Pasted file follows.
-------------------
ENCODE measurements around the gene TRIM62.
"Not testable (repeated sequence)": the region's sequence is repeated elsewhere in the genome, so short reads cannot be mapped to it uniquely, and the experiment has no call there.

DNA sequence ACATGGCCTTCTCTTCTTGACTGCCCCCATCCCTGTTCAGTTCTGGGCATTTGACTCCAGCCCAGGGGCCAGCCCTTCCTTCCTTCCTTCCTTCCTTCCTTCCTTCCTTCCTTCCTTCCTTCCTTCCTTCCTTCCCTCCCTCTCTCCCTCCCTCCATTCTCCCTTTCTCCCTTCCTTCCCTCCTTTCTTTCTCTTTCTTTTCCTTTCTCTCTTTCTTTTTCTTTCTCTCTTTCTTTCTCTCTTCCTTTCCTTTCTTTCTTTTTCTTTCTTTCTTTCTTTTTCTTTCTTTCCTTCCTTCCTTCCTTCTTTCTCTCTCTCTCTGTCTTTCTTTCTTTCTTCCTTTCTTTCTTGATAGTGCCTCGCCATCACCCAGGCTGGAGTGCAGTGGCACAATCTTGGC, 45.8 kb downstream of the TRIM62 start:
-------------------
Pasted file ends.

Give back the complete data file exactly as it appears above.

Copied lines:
ENCODE measurements around the gene TRIM62.
"Not testable (repeated sequence)": the region's sequence is repeated elsewhere in the genome, so short reads cannot be mapped to it uniquely, and the experiment has no call there.

DNA sequence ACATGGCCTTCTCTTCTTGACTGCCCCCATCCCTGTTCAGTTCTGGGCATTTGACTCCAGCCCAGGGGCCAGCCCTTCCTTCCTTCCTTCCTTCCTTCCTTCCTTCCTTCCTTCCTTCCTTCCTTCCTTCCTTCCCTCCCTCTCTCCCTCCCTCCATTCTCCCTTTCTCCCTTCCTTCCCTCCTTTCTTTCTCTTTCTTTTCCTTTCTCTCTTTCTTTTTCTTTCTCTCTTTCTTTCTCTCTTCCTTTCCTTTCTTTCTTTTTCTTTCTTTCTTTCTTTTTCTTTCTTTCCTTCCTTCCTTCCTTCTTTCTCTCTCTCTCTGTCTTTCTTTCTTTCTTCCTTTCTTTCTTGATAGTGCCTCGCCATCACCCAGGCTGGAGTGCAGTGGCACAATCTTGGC, 45.8 kb downstream of the TRIM62 start: